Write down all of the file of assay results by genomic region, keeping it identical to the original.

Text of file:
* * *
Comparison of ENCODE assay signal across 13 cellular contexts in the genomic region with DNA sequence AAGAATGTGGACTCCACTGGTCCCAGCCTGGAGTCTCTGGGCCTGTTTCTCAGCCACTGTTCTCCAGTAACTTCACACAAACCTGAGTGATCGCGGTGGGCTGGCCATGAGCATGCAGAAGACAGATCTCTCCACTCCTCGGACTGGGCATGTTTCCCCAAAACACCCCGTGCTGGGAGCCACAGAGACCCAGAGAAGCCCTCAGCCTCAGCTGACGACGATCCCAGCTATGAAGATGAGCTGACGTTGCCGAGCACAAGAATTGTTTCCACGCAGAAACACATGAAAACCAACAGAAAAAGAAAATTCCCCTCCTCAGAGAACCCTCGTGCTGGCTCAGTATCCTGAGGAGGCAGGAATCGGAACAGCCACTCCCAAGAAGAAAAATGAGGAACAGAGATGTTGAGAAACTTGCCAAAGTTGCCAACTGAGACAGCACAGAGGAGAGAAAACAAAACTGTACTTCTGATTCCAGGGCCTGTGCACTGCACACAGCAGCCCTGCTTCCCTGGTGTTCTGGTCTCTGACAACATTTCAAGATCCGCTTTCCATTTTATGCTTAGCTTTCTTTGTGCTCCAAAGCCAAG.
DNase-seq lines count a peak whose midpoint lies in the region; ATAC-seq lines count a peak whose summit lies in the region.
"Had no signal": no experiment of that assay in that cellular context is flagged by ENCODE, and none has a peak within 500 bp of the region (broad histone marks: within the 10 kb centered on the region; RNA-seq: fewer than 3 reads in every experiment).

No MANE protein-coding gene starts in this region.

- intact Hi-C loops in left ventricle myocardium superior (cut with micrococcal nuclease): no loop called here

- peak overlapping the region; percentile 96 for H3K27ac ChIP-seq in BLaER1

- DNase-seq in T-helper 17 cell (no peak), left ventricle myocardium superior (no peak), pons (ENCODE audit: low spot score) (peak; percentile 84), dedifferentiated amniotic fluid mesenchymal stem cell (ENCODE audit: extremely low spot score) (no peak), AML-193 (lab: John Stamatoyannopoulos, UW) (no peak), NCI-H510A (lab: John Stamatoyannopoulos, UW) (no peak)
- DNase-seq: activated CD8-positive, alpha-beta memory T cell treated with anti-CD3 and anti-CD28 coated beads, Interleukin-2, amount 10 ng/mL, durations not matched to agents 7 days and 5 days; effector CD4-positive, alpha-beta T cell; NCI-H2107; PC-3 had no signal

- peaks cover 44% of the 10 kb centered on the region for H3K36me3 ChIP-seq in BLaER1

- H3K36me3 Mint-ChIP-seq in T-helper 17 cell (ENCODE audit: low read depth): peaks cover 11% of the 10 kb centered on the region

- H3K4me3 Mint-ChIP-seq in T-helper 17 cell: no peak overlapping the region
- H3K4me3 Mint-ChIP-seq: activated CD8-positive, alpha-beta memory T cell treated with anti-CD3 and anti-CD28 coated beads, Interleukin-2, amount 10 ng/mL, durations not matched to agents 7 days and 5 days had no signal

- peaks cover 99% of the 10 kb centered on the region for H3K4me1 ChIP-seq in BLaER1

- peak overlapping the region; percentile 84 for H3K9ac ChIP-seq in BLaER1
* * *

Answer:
Comparison of ENCODE assay signal across 13 cellular contexts in the genomic region with DNA sequence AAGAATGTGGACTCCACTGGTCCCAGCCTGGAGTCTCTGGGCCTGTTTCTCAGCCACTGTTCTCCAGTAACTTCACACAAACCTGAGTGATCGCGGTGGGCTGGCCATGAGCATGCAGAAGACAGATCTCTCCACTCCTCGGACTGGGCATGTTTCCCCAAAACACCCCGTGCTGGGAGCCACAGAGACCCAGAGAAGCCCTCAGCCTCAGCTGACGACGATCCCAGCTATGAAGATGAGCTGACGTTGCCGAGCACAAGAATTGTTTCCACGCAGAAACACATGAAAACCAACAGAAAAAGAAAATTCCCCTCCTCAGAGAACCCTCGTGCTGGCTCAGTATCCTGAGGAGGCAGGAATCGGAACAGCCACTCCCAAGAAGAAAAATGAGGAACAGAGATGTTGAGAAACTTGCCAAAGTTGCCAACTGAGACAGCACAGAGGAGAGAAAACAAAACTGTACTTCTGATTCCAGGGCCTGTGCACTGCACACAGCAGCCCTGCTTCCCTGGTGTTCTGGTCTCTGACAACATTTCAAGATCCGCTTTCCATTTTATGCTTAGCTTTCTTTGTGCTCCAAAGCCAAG.
DNase-seq lines count a peak whose midpoint lies in the region; ATAC-seq lines count a peak whose summit lies in the region.
"Had no signal": no experiment of that assay in that cellular context is flagged by ENCODE, and none has a peak within 500 bp of the region (broad histone marks: within the 10 kb centered on the region; RNA-seq: fewer than 3 reads in every experiment).

No MANE protein-coding gene starts in this region.

- intact Hi-C loops in left ventricle myocardium superior (cut with micrococcal nuclease): no loop called here

- peak overlapping the region; percentile 96 for H3K27ac ChIP-seq in BLaER1

- DNase-seq in T-helper 17 cell (no peak), left ventricle myocardium superior (no peak), pons (ENCODE audit: low spot score) (peak; percentile 84), dedifferentiated amniotic fluid mesenchymal stem cell (ENCODE audit: extremely low spot score) (no peak), AML-193 (lab: John Stamatoyannopoulos, UW) (no peak), NCI-H510A (lab: John Stamatoyannopoulos, UW) (no peak)
- DNase-seq: activated CD8-positive, alpha-beta memory T cell treated with anti-CD3 and anti-CD28 coated beads, Interleukin-2, amount 10 ng/mL, durations not matched to agents 7 days and 5 days; effector CD4-positive, alpha-beta T cell; NCI-H2107; PC-3 had no signal

- peaks cover 44% of the 10 kb centered on the region for H3K36me3 ChIP-seq in BLaER1

- H3K36me3 Mint-ChIP-seq in T-helper 17 cell (ENCODE audit: low read depth): peaks cover 11% of the 10 kb centered on the region

- H3K4me3 Mint-ChIP-seq in T-helper 17 cell: no peak overlapping the region
- H3K4me3 Mint-ChIP-seq: activated CD8-positive, alpha-beta memory T cell treated with anti-CD3 and anti-CD28 coated beads, Interleukin-2, amount 10 ng/mL, durations not matched to agents 7 days and 5 days had no signal

- peaks cover 99% of the 10 kb centered on the region for H3K4me1 ChIP-seq in BLaER1

- peak overlapping the region; percentile 84 for H3K9ac ChIP-seq in BLaER1